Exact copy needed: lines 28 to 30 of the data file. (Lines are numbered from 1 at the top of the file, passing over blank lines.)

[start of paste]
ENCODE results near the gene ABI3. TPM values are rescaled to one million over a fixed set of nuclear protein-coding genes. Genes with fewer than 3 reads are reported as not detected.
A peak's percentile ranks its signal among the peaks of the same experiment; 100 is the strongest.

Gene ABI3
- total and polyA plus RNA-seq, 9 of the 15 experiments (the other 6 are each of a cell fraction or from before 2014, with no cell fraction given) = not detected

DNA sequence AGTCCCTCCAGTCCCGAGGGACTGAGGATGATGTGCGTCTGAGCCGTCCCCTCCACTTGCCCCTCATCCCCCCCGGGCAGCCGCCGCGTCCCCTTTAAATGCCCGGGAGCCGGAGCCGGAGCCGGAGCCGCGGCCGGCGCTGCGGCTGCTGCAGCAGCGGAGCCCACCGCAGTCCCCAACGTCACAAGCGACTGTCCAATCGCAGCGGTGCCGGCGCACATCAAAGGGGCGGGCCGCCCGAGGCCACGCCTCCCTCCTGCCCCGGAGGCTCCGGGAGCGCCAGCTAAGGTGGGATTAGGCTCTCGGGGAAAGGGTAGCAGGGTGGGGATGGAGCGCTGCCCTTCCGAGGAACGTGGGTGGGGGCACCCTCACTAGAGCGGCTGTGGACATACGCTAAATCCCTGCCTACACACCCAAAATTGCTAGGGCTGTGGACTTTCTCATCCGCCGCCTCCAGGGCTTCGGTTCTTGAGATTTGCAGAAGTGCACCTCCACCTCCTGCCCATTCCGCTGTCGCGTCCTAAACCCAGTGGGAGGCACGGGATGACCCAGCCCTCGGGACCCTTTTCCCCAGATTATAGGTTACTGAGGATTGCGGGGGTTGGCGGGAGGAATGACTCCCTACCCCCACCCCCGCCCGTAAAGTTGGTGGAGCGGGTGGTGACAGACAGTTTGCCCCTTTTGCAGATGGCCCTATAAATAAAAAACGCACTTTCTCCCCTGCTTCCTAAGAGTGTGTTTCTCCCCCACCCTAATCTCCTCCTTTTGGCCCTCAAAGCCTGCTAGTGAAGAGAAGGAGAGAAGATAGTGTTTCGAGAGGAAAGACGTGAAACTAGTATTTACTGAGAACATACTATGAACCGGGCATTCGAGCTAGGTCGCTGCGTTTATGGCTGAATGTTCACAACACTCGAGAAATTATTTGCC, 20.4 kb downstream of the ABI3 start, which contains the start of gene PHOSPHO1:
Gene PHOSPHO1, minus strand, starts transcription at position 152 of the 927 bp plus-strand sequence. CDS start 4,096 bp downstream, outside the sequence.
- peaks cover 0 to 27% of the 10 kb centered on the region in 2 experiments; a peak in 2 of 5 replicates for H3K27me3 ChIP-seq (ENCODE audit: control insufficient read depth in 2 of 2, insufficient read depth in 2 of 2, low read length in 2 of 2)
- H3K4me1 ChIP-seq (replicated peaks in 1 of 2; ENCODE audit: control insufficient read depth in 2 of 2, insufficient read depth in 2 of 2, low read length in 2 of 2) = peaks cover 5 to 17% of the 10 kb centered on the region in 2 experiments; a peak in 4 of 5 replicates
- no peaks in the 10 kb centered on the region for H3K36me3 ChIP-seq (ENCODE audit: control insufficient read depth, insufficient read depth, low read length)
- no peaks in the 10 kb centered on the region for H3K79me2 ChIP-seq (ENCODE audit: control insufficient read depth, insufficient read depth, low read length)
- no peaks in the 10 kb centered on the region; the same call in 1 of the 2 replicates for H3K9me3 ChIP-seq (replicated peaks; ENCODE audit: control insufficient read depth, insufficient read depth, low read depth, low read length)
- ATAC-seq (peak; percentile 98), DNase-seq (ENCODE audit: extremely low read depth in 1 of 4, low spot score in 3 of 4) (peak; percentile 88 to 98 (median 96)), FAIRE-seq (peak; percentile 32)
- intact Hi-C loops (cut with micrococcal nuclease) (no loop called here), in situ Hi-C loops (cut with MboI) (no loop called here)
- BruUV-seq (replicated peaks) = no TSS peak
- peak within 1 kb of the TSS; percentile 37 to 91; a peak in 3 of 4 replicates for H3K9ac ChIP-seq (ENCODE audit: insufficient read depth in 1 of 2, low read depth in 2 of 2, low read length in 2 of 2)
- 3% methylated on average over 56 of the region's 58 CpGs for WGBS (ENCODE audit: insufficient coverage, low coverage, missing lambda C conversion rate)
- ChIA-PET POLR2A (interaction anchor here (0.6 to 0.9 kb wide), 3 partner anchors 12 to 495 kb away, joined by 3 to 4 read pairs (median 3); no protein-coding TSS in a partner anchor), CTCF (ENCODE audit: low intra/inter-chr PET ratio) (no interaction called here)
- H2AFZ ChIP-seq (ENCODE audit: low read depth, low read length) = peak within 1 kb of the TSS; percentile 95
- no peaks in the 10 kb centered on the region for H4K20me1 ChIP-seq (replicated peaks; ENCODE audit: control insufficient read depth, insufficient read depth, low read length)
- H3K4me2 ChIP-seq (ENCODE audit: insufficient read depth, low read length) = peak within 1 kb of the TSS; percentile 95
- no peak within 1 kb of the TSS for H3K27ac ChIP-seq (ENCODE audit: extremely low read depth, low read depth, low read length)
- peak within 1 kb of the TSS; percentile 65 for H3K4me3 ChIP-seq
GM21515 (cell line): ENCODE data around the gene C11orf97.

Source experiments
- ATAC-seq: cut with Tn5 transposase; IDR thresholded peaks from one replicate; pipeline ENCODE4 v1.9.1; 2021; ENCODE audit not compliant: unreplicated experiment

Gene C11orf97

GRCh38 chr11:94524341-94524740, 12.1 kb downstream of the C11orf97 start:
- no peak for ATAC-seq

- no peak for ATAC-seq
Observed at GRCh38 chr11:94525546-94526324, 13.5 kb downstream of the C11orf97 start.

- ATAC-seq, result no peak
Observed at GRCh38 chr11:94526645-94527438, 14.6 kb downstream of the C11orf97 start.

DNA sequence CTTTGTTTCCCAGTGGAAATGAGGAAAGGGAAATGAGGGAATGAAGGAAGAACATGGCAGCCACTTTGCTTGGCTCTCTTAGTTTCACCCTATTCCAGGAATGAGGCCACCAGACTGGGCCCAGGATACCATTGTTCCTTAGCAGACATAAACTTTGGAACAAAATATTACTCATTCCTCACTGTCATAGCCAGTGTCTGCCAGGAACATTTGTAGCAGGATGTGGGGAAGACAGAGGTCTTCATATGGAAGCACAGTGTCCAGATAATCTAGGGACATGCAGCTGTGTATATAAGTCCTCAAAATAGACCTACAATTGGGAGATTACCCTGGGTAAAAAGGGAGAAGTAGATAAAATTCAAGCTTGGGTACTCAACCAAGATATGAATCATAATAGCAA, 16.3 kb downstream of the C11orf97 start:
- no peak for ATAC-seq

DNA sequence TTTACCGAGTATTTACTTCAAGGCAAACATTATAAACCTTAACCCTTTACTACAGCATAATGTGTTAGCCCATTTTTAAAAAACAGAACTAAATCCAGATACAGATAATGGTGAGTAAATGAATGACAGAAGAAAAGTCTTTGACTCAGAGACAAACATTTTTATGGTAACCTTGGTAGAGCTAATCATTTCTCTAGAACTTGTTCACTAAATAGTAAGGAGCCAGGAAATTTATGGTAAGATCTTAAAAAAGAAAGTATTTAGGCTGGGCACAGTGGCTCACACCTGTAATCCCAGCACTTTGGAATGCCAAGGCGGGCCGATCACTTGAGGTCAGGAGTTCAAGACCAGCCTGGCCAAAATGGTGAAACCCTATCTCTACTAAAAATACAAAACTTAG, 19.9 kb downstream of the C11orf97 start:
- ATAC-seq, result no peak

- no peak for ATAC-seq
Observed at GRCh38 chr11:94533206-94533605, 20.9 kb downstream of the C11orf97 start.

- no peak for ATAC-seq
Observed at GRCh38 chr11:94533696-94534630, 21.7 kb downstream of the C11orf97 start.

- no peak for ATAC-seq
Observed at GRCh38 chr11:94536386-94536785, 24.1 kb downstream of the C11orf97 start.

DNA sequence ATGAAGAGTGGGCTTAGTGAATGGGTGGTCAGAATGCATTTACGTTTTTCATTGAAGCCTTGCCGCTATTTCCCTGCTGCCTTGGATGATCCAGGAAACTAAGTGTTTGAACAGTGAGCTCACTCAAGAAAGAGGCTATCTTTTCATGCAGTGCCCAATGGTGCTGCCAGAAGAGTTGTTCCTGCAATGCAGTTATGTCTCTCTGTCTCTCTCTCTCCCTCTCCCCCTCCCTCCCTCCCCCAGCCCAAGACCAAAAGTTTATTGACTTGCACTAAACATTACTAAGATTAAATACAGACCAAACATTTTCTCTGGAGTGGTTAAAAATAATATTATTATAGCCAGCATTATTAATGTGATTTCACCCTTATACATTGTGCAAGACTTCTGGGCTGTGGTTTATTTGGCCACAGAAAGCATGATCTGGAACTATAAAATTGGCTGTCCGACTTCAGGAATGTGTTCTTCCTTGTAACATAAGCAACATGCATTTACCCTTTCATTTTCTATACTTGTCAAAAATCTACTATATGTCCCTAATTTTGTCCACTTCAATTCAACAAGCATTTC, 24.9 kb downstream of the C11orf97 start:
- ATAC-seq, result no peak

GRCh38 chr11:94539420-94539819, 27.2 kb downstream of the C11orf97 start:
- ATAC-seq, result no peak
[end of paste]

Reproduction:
- no peak for ATAC-seq

- no peak for ATAC-seq
Observed at GRCh38 chr11:94525546-94526324, 13.5 kb downstream of the C11orf97 start.